One of the defining characteristics of mastery is that a master makes his craft look effortless. So, when we look at a great team, the default assumption is that everything came together effortlessly. Most people will just gloss over the details and overlook all the obstacles that even great teams once faced. Most people don’t take the time to think about the years it must’ve taken for those teams to construct the correct team culture. Here lies one of the biggest fallacies to which we fall prey: The grass always seems greener on the other side, because we don’t look close enough. If we did, we will realize that adult paddlers all have full-time jobs and other responsibilities that put dragon boating on a lower priority. We will realize that college teams are always on the whim of recruiting and building good leaders from scratch every year. Things are never easy, no matter how easy they look from the outside. This shift in mindset gives you a real appreciation of those great teams. This isn’t just recognition of greatness, it’s the understanding of greatness. It’s knowing the how and the process to succeed. How exactly did teams like UCLA, Space Dragons, and Ripple Effect build up their teams from such humble beginnings? What kind of work must they have done? What are they doing right? Shifting your mind to ask these questions also affords you agency to work on your own situation. When you think about and understand how others have worked through their obstacles, it could offer you ideas on how to work through your own as well. This has given me a sense of control over my situation, instead of always thinking that nothing could be done about the cards I was dealt. Through hard work and innovation, I can get through whatever circumstances I am in, because I have seen others get through theirs already.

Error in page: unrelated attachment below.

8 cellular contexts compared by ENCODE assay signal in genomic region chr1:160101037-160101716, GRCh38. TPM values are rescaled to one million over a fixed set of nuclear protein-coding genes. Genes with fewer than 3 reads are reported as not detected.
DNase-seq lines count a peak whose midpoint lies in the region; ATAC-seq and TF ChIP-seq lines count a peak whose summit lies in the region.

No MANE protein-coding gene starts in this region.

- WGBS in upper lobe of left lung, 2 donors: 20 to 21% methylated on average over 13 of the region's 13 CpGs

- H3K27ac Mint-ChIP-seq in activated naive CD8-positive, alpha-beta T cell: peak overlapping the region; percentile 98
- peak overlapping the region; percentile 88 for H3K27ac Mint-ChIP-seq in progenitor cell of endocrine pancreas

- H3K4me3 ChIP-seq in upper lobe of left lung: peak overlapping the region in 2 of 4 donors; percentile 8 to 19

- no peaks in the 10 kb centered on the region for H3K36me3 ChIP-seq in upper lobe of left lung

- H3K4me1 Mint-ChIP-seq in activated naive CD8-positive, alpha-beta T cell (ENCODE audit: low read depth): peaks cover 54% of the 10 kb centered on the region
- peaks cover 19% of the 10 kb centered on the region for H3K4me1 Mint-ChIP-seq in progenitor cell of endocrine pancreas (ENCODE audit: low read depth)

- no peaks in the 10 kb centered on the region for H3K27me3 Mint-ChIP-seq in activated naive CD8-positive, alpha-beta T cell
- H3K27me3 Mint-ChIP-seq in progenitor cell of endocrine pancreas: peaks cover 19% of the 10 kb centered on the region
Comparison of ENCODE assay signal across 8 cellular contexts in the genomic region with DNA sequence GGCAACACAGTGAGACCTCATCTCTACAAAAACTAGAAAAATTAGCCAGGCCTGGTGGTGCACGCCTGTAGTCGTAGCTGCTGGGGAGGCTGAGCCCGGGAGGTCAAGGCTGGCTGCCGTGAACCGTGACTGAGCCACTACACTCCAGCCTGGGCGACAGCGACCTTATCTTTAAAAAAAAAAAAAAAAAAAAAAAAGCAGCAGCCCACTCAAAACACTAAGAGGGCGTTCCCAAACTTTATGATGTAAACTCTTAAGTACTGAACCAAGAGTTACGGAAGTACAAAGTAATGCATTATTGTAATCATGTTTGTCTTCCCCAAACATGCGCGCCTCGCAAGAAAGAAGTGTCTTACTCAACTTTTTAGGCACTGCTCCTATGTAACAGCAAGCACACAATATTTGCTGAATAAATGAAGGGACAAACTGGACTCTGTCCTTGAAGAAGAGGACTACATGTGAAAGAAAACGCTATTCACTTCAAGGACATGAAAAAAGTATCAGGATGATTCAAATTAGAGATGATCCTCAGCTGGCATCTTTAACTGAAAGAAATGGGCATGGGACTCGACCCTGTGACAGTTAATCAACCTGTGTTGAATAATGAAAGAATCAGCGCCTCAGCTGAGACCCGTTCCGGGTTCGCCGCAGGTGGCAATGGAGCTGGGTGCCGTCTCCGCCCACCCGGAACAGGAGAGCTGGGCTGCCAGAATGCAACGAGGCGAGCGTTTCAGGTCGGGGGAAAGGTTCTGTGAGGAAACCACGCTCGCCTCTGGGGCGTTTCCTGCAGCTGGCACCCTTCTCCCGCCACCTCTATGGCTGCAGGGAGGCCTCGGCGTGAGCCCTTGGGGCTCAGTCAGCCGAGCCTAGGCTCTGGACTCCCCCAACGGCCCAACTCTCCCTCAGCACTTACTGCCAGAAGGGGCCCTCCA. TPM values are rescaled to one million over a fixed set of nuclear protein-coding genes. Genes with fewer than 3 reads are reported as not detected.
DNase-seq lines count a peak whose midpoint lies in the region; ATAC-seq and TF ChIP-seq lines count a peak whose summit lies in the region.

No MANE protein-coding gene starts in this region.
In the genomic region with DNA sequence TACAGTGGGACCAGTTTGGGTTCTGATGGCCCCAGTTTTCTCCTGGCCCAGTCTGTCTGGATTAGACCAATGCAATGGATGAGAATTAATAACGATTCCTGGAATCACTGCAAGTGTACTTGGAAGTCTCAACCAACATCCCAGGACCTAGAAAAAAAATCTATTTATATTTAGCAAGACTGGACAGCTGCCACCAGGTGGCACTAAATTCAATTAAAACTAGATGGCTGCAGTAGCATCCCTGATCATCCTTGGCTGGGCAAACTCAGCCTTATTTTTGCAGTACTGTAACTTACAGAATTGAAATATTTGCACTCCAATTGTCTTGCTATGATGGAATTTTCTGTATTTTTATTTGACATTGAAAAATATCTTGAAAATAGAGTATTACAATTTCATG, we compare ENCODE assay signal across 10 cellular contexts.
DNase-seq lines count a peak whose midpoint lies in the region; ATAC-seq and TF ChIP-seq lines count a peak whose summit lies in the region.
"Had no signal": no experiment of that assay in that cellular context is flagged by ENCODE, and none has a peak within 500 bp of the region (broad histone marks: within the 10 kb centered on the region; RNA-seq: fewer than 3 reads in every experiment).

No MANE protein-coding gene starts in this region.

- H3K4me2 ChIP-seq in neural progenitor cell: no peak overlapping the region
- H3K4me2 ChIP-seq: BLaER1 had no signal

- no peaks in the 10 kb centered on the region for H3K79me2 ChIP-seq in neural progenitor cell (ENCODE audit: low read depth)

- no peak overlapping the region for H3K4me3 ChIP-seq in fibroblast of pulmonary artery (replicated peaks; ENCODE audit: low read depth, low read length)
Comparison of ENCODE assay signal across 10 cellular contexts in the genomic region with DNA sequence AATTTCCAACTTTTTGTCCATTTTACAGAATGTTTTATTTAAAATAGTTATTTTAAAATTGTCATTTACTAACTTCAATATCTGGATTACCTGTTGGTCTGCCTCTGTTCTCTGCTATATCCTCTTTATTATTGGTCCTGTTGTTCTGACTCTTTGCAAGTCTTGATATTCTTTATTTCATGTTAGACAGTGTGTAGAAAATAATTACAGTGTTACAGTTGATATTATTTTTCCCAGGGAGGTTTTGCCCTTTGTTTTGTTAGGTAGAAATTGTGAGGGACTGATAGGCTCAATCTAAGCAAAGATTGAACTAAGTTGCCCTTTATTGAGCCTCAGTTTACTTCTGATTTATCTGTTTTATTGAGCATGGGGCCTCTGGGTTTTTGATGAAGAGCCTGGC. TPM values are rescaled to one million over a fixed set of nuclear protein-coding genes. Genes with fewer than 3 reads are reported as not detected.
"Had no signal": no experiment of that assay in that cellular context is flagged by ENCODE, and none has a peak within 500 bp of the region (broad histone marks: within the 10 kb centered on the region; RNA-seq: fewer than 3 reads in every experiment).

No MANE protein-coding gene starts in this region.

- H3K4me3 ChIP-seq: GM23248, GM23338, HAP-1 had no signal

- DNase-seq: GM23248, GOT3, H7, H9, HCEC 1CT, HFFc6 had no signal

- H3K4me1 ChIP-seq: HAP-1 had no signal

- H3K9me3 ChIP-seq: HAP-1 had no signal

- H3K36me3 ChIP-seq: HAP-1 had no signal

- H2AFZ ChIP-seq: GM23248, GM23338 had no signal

This isn’t just recognition of greatness, it’s the understanding of greatness.
This idea comes in 3 layers, each getting closer to the truth:
– Champions win not because they don’t experience adversity.
– Champions win despite their adversity. Champions are the ones willing to work around them.
– Champions win because of their adversity. Champions learn from their adversity and turn them into opportunities.